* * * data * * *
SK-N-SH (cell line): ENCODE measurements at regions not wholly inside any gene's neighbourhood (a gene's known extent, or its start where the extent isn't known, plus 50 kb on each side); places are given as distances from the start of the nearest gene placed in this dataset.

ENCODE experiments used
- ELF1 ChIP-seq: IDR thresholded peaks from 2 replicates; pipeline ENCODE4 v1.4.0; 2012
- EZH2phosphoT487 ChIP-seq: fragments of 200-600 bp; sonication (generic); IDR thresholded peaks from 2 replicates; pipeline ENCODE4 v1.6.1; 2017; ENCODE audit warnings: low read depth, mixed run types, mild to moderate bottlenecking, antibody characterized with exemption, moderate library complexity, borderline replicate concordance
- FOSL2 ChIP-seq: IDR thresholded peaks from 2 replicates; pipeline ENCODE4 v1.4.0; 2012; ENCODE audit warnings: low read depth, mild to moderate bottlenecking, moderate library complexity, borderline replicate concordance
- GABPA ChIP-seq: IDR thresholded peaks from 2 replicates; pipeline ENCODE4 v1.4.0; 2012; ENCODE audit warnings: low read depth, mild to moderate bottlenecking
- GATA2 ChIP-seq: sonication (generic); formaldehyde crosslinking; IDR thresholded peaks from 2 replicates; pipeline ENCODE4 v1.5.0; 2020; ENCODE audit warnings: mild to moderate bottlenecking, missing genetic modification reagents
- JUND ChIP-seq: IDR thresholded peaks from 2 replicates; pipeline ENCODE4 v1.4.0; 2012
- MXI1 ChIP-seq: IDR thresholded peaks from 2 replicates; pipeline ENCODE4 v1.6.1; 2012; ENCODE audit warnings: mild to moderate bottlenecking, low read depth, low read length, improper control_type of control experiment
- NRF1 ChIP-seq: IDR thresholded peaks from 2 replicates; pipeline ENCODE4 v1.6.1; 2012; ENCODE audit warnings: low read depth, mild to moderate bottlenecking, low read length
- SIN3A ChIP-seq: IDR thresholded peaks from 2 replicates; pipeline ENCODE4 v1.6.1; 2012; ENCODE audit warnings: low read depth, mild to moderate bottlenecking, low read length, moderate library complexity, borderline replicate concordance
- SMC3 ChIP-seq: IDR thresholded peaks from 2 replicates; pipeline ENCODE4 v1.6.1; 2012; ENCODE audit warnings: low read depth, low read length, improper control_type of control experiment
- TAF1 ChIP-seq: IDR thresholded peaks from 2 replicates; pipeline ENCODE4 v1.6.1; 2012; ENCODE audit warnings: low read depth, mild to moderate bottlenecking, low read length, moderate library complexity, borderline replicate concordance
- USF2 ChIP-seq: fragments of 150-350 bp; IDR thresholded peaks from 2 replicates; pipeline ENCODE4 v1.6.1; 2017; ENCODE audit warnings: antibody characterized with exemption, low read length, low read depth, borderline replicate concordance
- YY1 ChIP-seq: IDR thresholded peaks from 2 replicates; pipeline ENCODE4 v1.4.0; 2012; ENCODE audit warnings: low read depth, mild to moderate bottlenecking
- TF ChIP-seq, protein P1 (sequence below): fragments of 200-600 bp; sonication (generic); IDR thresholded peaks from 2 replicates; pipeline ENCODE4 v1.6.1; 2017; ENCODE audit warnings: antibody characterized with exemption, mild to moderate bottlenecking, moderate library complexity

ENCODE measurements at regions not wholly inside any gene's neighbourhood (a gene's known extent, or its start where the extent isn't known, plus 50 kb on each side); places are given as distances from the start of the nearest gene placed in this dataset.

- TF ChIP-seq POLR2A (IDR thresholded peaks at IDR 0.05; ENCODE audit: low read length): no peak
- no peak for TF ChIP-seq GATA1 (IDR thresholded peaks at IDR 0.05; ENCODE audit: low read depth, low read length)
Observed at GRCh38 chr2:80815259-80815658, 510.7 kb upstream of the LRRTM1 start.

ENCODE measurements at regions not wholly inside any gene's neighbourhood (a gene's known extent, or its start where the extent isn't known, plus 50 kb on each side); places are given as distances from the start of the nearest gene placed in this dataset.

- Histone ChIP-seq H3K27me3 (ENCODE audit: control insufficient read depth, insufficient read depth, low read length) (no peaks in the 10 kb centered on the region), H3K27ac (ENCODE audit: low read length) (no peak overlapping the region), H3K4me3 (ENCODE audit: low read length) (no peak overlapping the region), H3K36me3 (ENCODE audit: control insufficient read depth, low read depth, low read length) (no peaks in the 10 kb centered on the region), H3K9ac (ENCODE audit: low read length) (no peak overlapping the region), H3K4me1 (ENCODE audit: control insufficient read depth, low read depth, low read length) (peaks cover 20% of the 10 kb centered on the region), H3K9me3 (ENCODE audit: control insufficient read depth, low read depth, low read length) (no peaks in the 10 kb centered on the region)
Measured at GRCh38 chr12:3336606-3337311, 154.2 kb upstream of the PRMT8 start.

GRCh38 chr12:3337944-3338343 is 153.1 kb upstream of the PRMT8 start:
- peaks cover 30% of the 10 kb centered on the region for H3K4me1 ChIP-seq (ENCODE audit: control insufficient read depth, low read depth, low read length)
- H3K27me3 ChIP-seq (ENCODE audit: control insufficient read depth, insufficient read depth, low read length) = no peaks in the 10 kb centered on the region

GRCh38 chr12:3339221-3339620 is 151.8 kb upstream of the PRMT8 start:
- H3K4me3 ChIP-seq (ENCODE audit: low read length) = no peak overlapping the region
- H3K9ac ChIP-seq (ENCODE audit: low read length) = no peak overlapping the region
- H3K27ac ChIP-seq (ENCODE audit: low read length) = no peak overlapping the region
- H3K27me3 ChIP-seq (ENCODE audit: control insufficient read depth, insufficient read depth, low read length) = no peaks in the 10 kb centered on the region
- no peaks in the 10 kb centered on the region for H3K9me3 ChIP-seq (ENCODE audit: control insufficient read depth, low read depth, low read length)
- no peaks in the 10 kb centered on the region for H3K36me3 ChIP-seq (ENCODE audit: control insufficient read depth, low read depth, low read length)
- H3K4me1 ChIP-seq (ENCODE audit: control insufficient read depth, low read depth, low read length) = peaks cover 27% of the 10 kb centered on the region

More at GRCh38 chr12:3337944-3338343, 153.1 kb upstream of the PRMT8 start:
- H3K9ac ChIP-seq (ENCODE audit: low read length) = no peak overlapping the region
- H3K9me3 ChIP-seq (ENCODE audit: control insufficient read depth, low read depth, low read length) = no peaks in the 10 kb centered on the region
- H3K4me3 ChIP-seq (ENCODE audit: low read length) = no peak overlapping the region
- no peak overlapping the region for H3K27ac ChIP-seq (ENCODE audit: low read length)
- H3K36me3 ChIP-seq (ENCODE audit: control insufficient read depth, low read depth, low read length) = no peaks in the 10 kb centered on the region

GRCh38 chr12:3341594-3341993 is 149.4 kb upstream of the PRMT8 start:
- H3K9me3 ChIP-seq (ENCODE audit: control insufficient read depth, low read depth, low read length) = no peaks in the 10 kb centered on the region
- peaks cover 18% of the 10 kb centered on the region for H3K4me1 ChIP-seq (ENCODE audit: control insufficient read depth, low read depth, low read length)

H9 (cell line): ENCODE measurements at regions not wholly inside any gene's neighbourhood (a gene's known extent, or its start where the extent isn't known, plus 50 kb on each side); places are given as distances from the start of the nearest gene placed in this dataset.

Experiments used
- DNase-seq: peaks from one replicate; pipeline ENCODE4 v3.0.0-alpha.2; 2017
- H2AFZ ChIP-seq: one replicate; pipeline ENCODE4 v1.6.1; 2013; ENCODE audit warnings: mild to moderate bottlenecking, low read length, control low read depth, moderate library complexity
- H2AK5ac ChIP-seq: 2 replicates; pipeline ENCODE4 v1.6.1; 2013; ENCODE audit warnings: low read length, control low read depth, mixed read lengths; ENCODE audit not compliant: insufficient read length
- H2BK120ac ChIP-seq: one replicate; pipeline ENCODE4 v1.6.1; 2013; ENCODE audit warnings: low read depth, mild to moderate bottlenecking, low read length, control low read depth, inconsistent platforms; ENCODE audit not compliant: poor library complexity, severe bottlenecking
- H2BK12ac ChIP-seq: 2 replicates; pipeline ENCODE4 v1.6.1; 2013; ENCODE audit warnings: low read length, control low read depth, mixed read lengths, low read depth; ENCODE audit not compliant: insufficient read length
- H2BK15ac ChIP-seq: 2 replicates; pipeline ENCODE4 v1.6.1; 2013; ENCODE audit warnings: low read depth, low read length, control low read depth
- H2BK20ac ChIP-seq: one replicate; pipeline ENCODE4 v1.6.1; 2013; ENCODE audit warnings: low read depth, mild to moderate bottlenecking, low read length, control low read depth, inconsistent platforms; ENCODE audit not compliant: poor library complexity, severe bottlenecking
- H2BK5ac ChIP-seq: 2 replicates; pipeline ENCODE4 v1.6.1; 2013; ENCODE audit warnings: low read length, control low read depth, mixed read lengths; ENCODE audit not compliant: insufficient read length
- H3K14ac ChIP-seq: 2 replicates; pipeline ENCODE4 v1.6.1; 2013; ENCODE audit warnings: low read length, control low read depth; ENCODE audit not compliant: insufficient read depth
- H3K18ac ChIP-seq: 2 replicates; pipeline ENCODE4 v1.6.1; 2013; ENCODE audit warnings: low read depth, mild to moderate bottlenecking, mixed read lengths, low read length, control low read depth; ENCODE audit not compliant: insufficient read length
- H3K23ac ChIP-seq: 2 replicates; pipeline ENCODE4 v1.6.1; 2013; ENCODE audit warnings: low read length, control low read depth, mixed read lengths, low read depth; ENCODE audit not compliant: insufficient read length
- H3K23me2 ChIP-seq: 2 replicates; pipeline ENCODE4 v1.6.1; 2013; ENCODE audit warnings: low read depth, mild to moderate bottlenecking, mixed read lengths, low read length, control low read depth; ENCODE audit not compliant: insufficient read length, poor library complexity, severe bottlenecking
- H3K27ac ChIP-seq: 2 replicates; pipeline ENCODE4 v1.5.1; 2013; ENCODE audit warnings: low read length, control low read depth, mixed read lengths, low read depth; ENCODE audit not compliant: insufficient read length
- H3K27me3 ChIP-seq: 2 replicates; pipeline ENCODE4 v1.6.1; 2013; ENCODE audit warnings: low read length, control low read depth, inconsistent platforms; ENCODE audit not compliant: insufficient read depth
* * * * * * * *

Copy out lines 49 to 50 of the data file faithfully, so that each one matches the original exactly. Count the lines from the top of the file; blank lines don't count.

- H2BK120ac ChIP-seq: one replicate; pipeline ENCODE4 v1.6.1; 2013; ENCODE audit warnings: low read depth, mild to moderate bottlenecking, low read length, control low read depth, inconsistent platforms; ENCODE audit not compliant: poor library complexity, severe bottlenecking
- H2BK12ac ChIP-seq: 2 replicates; pipeline ENCODE4 v1.6.1; 2013; ENCODE audit warnings: low read length, control low read depth, mixed read lengths, low read depth; ENCODE audit not compliant: insufficient read length